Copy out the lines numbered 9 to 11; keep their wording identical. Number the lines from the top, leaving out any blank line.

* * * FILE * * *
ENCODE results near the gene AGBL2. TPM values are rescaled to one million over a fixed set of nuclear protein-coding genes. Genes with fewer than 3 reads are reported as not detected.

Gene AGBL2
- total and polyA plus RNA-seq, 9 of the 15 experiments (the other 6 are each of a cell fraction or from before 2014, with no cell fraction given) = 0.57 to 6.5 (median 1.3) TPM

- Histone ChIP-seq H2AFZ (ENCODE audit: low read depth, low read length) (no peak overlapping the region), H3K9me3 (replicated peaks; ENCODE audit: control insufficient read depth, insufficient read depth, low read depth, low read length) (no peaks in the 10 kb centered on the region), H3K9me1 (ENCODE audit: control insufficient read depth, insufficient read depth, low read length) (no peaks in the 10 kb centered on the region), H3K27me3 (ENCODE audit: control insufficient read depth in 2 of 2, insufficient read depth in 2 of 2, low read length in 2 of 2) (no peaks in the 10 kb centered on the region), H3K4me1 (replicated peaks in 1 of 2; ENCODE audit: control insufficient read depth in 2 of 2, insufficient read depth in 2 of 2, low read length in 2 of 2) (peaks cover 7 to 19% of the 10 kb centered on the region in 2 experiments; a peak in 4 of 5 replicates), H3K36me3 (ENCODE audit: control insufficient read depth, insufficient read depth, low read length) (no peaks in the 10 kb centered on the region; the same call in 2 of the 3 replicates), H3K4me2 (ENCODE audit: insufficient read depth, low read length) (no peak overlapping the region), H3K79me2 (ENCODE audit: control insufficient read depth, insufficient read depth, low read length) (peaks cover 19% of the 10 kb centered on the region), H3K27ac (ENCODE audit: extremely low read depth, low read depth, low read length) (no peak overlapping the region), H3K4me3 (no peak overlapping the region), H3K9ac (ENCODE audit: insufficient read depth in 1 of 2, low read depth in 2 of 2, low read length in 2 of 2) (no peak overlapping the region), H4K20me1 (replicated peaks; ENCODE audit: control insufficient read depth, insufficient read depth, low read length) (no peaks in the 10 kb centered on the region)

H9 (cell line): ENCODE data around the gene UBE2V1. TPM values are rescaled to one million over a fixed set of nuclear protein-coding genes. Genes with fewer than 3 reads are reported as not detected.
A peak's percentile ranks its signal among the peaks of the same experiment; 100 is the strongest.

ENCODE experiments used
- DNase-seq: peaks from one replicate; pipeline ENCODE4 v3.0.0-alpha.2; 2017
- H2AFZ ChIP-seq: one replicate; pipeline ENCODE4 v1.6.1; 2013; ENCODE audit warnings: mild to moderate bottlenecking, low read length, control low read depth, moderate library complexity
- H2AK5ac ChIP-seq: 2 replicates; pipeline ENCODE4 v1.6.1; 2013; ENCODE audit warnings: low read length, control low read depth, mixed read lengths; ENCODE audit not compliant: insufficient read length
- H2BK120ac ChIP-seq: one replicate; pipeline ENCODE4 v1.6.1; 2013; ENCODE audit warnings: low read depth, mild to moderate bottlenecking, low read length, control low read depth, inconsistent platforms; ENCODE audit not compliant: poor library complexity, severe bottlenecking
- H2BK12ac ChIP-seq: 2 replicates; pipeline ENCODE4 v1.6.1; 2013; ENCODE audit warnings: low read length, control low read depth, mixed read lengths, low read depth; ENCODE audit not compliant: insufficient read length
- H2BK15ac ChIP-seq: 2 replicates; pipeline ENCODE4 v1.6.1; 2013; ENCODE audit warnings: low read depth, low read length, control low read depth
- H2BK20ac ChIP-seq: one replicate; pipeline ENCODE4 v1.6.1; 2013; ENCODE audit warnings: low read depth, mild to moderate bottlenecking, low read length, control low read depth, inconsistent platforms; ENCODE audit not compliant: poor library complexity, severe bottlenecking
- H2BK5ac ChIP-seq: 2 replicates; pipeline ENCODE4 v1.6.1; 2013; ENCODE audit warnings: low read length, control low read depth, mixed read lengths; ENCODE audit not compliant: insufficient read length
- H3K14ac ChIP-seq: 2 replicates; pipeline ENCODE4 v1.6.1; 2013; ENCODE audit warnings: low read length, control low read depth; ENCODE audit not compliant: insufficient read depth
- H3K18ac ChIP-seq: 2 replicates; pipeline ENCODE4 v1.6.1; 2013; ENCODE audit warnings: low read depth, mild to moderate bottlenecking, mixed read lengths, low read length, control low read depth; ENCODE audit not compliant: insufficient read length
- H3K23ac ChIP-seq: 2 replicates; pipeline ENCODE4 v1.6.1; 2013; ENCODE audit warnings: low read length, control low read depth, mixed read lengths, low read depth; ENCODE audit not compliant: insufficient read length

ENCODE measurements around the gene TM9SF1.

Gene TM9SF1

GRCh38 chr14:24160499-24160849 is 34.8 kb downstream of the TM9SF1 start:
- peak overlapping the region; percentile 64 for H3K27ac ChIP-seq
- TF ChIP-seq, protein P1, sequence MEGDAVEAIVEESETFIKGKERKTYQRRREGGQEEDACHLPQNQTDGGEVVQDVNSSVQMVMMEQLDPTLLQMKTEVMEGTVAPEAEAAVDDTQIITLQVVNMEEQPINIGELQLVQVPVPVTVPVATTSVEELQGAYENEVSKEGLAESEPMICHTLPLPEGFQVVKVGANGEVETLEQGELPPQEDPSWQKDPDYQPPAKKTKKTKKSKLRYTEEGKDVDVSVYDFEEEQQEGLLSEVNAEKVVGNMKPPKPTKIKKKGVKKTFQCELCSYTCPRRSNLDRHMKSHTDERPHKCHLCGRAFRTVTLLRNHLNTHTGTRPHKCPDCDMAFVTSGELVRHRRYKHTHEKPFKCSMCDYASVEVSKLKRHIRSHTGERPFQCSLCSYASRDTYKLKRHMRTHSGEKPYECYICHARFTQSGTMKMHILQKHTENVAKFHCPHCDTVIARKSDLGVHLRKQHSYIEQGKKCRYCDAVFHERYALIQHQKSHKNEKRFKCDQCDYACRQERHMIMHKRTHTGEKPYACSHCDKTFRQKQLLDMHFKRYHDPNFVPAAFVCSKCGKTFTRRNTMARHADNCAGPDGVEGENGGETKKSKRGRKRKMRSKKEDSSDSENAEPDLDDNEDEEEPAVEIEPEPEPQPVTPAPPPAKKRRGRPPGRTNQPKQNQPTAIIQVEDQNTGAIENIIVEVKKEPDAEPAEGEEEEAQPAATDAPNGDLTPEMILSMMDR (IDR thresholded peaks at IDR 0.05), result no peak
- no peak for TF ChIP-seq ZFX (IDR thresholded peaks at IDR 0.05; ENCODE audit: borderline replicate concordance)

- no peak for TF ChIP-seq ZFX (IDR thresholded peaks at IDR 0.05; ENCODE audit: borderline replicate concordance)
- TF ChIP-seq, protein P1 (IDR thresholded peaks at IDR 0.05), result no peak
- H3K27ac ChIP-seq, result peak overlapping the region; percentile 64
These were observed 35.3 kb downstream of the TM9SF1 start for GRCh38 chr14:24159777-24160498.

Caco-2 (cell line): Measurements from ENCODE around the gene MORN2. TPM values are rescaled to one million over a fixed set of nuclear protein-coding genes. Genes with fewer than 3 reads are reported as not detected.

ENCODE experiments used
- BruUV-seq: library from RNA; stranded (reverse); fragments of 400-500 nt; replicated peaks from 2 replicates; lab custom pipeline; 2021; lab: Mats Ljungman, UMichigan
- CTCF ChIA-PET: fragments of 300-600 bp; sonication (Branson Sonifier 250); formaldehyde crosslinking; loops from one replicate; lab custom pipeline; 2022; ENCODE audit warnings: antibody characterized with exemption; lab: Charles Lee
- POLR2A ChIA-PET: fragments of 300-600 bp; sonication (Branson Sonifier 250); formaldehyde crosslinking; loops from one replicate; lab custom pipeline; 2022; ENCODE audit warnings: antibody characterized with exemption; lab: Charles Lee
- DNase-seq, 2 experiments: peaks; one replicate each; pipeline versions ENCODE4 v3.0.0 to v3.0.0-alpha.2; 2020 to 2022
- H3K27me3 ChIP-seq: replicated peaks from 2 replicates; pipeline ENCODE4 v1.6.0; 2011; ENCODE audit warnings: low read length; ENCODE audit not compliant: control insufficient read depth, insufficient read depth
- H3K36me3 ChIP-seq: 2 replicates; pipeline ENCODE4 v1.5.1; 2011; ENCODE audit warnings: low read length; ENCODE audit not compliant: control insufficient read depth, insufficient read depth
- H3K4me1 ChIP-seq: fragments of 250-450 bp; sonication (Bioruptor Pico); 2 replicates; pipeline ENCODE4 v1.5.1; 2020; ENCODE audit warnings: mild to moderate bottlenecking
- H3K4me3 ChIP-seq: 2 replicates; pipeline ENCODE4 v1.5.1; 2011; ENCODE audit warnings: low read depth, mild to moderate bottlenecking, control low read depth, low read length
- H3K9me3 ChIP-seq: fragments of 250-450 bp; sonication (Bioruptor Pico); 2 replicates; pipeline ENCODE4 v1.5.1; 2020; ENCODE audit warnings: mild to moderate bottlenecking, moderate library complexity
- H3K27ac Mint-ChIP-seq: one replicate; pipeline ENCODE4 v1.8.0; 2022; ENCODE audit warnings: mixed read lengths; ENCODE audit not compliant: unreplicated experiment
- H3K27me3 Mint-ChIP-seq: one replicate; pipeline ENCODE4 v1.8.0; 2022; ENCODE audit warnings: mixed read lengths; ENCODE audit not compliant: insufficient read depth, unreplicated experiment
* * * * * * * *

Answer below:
- H2AFZ ChIP-seq: one replicate; pipeline ENCODE4 v1.6.1; 2013; ENCODE audit warnings: mild to moderate bottlenecking, low read length, control low read depth, moderate library complexity
- H2AK5ac ChIP-seq: 2 replicates; pipeline ENCODE4 v1.6.1; 2013; ENCODE audit warnings: low read length, control low read depth, mixed read lengths; ENCODE audit not compliant: insufficient read length
- H2BK120ac ChIP-seq: one replicate; pipeline ENCODE4 v1.6.1; 2013; ENCODE audit warnings: low read depth, mild to moderate bottlenecking, low read length, control low read depth, inconsistent platforms; ENCODE audit not compliant: poor library complexity, severe bottlenecking